MF: We’re working on it, actually. We’ve recorded some tracks. We recorded a show we did in Buenes Aires, Argentina, last month. We’re keeping things in the can and we’re getting prepared for it. We don’t have any release information or anything like that.
RN: How long did it take to write and record “Cryptic Writings”?
MF: It took around a year from note one to mixing. It was rather painless, a lot of it was written on the road and then some of it when we got home, so it wasn’t a terribly intensive year of writing. The stuff came together naturally and we weren’t rushed to get a record out. We actually spent a lot of time between these last two records.
RN: You have a new producer on “Cryptic Writings”?
MF: Yes. Dan Huff. It was his producing debut with Megadeth.
RN: How did you get involved with the Queen tribute [Dragon Attack]?
MF: Actually, the company that put it together had done a previous tribute to Ace Frehley. Ace had his management call a bunch of guys who they thought would be interested and they called me which I was flattered to hear that, you know, growing up as a little kid with Ace posters on my wall. So after that was done, the same company did the Queen one, and I’m a huge Brian May fan so I was also honored to do that. So I just banged it out in an afternoon.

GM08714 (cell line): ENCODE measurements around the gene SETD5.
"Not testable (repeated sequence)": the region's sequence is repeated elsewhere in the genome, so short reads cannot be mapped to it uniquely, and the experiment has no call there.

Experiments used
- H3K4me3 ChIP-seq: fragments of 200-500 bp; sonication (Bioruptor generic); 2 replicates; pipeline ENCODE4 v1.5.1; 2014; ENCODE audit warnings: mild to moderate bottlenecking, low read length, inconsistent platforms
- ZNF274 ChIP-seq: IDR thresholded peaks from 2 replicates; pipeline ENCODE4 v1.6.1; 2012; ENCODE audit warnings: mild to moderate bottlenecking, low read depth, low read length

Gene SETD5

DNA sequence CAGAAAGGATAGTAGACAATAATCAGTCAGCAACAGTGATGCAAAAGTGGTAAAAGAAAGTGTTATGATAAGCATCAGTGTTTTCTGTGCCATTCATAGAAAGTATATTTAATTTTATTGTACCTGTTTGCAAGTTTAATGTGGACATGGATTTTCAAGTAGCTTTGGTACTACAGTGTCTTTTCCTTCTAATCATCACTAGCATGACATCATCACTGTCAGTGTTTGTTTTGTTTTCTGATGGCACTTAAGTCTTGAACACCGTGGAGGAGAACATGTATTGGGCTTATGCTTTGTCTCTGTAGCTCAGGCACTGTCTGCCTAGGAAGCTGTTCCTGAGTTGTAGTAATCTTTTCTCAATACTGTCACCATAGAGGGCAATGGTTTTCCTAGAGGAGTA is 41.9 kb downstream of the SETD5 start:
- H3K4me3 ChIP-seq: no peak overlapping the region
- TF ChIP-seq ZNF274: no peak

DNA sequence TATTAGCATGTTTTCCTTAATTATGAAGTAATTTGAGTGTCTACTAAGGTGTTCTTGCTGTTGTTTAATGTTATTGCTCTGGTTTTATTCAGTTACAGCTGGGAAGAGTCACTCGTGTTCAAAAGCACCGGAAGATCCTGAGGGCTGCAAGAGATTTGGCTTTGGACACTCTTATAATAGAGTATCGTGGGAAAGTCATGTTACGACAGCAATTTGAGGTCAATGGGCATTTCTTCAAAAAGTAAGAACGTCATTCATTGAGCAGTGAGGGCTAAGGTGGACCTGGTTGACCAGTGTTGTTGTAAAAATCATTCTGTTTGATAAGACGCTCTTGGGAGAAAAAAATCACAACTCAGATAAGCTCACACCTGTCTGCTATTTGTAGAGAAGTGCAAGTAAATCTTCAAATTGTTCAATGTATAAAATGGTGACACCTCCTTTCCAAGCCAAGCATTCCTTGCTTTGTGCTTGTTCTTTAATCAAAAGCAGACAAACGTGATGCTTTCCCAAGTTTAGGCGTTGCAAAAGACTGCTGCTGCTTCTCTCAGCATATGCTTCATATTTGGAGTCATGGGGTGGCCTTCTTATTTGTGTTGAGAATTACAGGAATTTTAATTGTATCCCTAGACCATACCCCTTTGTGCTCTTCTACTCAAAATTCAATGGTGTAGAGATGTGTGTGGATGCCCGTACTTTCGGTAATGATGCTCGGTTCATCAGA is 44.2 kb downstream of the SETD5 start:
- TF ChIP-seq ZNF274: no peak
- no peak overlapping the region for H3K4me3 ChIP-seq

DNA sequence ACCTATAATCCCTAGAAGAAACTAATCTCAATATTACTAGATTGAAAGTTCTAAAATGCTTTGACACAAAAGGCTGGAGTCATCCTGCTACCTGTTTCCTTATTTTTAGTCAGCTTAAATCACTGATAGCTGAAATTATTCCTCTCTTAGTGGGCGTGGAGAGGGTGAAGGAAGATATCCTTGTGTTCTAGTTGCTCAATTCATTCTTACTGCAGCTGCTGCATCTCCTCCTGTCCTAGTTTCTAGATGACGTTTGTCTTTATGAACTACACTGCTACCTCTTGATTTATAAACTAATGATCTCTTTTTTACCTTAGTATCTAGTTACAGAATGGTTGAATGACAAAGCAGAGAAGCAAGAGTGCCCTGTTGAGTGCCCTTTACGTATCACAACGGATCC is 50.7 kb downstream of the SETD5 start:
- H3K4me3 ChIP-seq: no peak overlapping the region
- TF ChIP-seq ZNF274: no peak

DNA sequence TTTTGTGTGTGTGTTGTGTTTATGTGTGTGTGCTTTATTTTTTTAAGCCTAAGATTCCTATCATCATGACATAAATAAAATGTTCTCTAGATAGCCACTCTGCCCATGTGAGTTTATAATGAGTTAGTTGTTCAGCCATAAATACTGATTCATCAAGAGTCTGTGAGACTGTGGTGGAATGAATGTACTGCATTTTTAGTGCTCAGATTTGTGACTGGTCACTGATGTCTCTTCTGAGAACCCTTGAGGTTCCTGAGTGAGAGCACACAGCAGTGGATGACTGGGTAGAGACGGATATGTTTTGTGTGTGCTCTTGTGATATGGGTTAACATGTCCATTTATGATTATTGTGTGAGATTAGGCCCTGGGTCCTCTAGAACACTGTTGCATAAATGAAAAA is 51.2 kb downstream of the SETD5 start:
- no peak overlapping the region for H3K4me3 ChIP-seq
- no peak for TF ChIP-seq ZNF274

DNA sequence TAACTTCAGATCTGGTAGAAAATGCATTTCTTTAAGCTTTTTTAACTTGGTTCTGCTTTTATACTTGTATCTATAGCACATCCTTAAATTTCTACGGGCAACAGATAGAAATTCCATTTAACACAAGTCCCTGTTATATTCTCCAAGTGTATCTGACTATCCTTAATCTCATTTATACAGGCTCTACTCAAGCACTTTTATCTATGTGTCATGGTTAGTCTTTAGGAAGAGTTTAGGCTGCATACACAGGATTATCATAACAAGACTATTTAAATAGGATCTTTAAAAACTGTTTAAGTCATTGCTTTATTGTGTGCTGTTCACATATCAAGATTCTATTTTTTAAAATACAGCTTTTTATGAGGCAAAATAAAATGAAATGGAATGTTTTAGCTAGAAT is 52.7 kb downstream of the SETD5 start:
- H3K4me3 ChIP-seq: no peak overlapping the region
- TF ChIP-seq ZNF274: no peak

RN: Which Queen song did you do?
MF: I did a song called, “Sheer Heart Attack”.
RN: Cool! So was it Megadeth or was it a collaboration with other artists?
MF: It wasn’t with Megadeth. I played guitar, James LaBrie from Dream Theater did the vocals, a good friend of mine — Tony Franklin — played bass, and Carmine Appice played drums. No one was in the same room. It was all taped flying around the country.
RN: Are you working on another solo effort?
MF: No, right now we’re making this a really big tour and it’s taking up pretty much all of my time. My priority is definitely Megadeth right now. To do my solo stuff, I like to really get into it one hundred percent. I can’t just do it as a hobby. Right now I’m not really thinking about it too much but I’m sure in the future something will be done.